Growing Winter Wheat on the Great Plains

Description: "This bulletin is intended to answer the requests for information on the production of winter wheat on the Great Plains under dry-farming conditions that arise from the stimulus of a present and prospective price much higher than that under which the agriculture of the section has been developed and from the campaign for a large increase in the crop to meet the necessities of war conditions." -- p. 3. Topics discussed include wheat varieties and seeding.
Date: 1917
Creator: Chilcott, E. C. (Ellery Channing), 1859-1930 & Cole, John S. (John Selden)
Item Type: Pamphlet
Partner: UNT Libraries Government Documents Department

The Beet Leaf-Beetle and Its Control

Description: Report discussing the beet leaf-beetle, which is common in the Rocky Mountain region. Discussion include physical appearance, geographic distribution, life cycle, affected plants, and methods of control.
Date: 1921
Creator: Chittenden, F. H. (Frank Hurlbut), 1858-1929
Item Type: Pamphlet
Partner: UNT Libraries Government Documents Department

Sixty-Day and Kherson Oats

Description: Report discussing the results of experiments undertaken to determine the viability of early oats in different regions of the United States since early oats typically thrive only in the Corn Belt and Great Plains regions.
Date: 1910
Creator: Warburton, C. W. (Clyde William), 1879-1950
Item Type: Pamphlet
Partner: UNT Libraries Government Documents Department

Sheeps, Hogs, and Horses in the Pacific Northwest

Description: This bulletin gives a broad overview of the livestock industry in the Pacific Northwest with respect to sheep and hogs; there is also a brief discussion of the horse industry. I. Sheep Husbandry. II. Hog Raising. III. The Horse Industry.
Date: 1900
Creator: French, Hiram T. (Hiram Taylor), b. 1861; Nelson, S. B. (Sofus Bertelsen), 1867-1931 & Withcombe, James
Item Type: Pamphlet
Partner: UNT Libraries Government Documents Department

Toward Soil Security on the Northern Great Plains

Description: "This bulletin deals with soil and water conservation problems which relate to agriculture of the northern Great Plains [of the United States]." -- p. i. "The major portion of this bulletin, beginning on page 18, is devoted to a discussion of the controls and cures for land misuse. These suggested practices, in the main, represent the methods of control that are now being used in the several demonstration areas of the Soil Conservation Service. The use of these practices in a few specific demonstration areas is included in the section beginning on page 47. The last section (p. 76) points out a democratic procedure whereby landowners and operators may effect a more appropriate use of the land through soil conservation districts." -- p. 2
Date: 1941
Creator: Rule, Glenn K. (Glenn Kenton), 1893-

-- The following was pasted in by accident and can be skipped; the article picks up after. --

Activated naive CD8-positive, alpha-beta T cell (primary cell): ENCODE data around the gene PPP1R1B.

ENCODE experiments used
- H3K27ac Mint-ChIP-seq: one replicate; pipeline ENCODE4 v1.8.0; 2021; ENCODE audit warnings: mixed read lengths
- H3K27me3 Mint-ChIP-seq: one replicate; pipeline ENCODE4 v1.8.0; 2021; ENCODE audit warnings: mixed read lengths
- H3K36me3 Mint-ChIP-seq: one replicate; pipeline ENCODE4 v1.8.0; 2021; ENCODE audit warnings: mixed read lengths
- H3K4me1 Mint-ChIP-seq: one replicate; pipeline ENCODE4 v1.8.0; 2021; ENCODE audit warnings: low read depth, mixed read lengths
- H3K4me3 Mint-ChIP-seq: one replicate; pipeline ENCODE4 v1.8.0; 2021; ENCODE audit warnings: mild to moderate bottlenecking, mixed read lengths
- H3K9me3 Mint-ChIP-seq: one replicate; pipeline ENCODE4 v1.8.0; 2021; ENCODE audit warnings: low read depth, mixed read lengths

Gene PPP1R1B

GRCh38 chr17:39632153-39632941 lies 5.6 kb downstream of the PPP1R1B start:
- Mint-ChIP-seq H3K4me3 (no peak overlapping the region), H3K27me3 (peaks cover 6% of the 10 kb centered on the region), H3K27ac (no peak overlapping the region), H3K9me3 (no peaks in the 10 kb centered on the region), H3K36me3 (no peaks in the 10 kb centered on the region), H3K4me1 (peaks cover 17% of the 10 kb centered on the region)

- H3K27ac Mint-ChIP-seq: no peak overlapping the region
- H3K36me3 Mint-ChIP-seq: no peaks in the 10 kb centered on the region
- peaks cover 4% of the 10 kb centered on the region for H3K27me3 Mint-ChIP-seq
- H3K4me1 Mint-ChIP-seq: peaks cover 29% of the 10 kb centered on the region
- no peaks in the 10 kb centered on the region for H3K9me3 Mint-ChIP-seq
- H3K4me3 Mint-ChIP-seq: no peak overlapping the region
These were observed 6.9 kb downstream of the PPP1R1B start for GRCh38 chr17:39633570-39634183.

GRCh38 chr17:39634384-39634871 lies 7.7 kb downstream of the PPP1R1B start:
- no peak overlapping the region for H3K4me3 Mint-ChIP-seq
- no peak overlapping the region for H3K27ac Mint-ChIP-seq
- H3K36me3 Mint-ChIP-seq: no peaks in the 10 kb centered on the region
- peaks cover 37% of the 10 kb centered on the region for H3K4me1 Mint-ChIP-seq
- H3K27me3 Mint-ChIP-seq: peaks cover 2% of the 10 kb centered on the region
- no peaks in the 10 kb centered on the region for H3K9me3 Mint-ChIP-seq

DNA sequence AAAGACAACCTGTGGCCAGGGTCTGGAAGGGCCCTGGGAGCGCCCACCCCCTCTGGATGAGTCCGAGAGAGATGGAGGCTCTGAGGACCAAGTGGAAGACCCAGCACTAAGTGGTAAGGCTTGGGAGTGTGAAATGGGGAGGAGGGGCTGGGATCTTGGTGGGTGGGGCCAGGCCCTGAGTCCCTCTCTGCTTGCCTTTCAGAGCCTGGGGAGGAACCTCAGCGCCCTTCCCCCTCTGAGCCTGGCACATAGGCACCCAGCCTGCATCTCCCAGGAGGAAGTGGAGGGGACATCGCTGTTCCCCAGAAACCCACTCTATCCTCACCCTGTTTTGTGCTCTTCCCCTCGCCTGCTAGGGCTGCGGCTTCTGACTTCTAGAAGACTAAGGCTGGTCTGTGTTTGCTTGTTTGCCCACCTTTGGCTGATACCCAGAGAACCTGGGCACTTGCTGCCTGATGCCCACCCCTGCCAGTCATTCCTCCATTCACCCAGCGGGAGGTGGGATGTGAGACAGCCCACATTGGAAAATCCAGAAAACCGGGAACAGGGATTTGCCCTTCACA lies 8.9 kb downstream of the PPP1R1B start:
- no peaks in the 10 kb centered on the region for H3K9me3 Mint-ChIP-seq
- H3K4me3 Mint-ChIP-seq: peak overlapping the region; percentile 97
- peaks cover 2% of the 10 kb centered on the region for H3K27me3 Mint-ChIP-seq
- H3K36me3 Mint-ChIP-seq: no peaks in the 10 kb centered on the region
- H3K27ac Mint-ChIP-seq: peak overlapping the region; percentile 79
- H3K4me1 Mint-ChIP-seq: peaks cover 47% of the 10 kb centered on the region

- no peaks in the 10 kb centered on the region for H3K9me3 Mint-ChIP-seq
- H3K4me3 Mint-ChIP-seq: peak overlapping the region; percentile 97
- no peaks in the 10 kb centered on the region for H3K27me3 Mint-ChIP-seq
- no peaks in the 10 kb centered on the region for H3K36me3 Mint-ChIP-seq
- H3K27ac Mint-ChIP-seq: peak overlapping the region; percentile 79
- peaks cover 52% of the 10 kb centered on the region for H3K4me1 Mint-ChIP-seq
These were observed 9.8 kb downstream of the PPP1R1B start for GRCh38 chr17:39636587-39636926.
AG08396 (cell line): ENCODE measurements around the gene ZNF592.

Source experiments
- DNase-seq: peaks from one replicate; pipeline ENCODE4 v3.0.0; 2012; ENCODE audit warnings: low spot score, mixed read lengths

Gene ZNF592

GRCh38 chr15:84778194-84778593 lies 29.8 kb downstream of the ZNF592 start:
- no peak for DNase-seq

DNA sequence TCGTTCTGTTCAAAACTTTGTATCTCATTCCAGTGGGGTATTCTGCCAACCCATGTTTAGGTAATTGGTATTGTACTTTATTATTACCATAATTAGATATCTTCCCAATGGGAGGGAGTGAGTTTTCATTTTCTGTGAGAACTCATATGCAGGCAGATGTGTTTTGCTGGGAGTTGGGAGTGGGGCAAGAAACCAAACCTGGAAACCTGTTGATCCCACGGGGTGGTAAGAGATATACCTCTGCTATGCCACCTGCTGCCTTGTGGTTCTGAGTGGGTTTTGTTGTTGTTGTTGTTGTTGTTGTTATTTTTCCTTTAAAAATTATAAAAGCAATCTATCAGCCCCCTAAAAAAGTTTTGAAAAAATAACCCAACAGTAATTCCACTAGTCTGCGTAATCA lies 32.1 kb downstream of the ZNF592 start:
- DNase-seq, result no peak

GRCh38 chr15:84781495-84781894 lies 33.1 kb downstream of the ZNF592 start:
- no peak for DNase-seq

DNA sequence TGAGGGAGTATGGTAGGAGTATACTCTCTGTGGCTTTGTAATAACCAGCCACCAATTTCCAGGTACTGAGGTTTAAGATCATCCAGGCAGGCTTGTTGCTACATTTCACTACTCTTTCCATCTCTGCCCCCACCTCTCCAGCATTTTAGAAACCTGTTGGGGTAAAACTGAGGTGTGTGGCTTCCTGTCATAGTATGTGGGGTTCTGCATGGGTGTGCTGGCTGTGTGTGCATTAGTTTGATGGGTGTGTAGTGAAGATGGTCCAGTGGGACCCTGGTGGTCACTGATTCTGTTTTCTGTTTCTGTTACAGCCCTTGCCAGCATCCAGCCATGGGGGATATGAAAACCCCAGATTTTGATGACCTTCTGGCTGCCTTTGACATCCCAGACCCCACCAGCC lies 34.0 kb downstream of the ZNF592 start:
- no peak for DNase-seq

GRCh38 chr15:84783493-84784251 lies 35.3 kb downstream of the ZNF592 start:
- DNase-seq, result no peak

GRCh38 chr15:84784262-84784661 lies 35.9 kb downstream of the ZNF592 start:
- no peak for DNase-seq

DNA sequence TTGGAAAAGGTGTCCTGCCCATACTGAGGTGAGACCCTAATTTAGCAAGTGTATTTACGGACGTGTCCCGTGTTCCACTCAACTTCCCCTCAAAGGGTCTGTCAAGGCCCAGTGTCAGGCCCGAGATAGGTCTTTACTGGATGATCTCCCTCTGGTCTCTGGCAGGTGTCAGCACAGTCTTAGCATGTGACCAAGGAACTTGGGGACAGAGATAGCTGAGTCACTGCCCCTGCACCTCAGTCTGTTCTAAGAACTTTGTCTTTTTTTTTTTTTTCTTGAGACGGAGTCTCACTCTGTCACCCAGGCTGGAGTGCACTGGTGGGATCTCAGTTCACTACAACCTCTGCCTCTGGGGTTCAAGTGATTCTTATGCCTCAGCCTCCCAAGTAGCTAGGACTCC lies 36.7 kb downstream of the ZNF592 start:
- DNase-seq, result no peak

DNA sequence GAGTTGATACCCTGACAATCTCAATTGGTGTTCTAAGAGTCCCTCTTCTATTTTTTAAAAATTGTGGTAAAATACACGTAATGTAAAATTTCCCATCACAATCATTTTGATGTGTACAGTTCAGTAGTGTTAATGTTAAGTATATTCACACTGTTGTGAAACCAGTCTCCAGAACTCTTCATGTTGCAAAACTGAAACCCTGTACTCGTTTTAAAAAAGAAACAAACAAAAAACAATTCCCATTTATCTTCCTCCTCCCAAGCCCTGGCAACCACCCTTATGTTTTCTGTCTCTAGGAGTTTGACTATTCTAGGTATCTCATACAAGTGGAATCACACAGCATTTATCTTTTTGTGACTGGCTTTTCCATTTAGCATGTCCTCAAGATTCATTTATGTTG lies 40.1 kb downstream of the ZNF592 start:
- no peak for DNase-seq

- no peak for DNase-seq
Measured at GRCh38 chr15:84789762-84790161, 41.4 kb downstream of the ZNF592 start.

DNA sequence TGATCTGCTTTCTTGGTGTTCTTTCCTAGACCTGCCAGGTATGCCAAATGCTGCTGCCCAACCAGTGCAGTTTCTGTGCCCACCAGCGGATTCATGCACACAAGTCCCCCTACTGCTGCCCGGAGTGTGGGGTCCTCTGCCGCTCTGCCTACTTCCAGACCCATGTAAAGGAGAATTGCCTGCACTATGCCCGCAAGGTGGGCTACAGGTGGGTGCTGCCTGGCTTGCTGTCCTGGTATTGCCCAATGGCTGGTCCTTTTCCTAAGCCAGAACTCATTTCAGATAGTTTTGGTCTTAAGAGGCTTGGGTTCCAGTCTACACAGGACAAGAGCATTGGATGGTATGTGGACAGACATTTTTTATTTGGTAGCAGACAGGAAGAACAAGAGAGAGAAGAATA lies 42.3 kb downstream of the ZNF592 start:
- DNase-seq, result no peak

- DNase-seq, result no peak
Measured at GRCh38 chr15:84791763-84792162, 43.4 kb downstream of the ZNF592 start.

Item Type: Pamphlet
Partner: UNT Libraries Government Documents Department

Strawberry Culture: Western United States

Description: Revised edition. "This bulletin applies both to the western portions of the United States in which ordinary farm crops are grown largely under irrigation and to western Oregon and Washington where irrigation is not essential for strawberry production but may be profitable. It describes methods practiced in the more important commercial strawberry-growing districts of the West; it aims to aid those persons familiar only with local and perhaps unsatisfactory methods, as well as inexperienced prospective growers. The fundamental principles of the irrigation of strawberries are substantially the same as those of irrigating other crops. Details must necessarily be governed largely by the character of the crop grown. Because strawberries in the humid areas frequently suffer from drought, which causes heavy losses in the developing fruit, the information may prove helpful to many growers in those areas who could install irrigation systems at small expense. This bulletin gives information on soils and their preparation, different training systems, propagation, planting, culture, the leading varieties, harvesting, shipping, and utilization." -- p. ii
Date: 1941
Creator: Darrow, George M. (George McMillan), 1889- & Waldo, George F. (George Fordyce), b. 1898
Item Type: Pamphlet
Partner: UNT Libraries Government Documents Department

Strawberry Culture: Western United States

Description: "This bulletin applies to that part of the United States in which ordinary farm crops are grown largely under irrigation. It describes methods practiced in the more important commercial strawberry-growing districts in the irrigated regions of the West; it aims to aid those familiar only with local and perhaps unsatisfactory methods, as well as inexperienced prospective growers. The fundamental principles of the irrigation of strawberries are substantially the same as those which apply in the growing of other crops. Details of operation must necessarily be governed largely by the character of the crop grown. Since strawberries in the humid regions frequently suffer from drought, which causes heavy losses in the developing fruit, the information may prove suggestive to many growers in those localities who could install an irrigation system at small expense. Detailed information is also given as to soils and their preparation, different training systems, propagation, planting, culture, the leading varieties, harvesting, and shipping. Methods of using surplus strawberries for preserves and jams, for canning, and for flavoring for various purposes are given." -- p. 3
Date: 1919
Creator: Darrow, George M. (George McMillan), 1889-
Item Type: Pamphlet
Partner: UNT Libraries Government Documents Department

Strawberry Culture: Western United States